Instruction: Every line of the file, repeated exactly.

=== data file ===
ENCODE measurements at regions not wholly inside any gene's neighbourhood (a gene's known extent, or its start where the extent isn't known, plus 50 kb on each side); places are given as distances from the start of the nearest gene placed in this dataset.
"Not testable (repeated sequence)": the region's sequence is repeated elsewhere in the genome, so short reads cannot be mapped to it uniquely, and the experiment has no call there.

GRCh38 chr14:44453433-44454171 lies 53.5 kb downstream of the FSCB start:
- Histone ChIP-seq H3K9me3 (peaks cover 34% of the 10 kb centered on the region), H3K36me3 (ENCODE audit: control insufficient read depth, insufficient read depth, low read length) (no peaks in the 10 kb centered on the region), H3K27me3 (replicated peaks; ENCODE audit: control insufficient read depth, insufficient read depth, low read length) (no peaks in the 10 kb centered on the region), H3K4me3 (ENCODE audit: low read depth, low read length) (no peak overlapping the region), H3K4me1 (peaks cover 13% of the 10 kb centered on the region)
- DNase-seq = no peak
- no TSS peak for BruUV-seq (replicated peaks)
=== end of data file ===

ENCODE measurements at regions not wholly inside any gene's neighbourhood (a gene's known extent, or its start where the extent isn't known, plus 50 kb on each side); places are given as distances from the start of the nearest gene placed in this dataset.
"Not testable (repeated sequence)": the region's sequence is repeated elsewhere in the genome, so short reads cannot be mapped to it uniquely, and the experiment has no call there.

GRCh38 chr14:44453433-44454171 lies 53.5 kb downstream of the FSCB start:
- Histone ChIP-seq H3K9me3 (peaks cover 34% of the 10 kb centered on the region), H3K36me3 (ENCODE audit: control insufficient read depth, insufficient read depth, low read length) (no peaks in the 10 kb centered on the region), H3K27me3 (replicated peaks; ENCODE audit: control insufficient read depth, insufficient read depth, low read length) (no peaks in the 10 kb centered on the region), H3K4me3 (ENCODE audit: low read depth, low read length) (no peak overlapping the region), H3K4me1 (peaks cover 13% of the 10 kb centered on the region)
- DNase-seq = no peak
- no TSS peak for BruUV-seq (replicated peaks)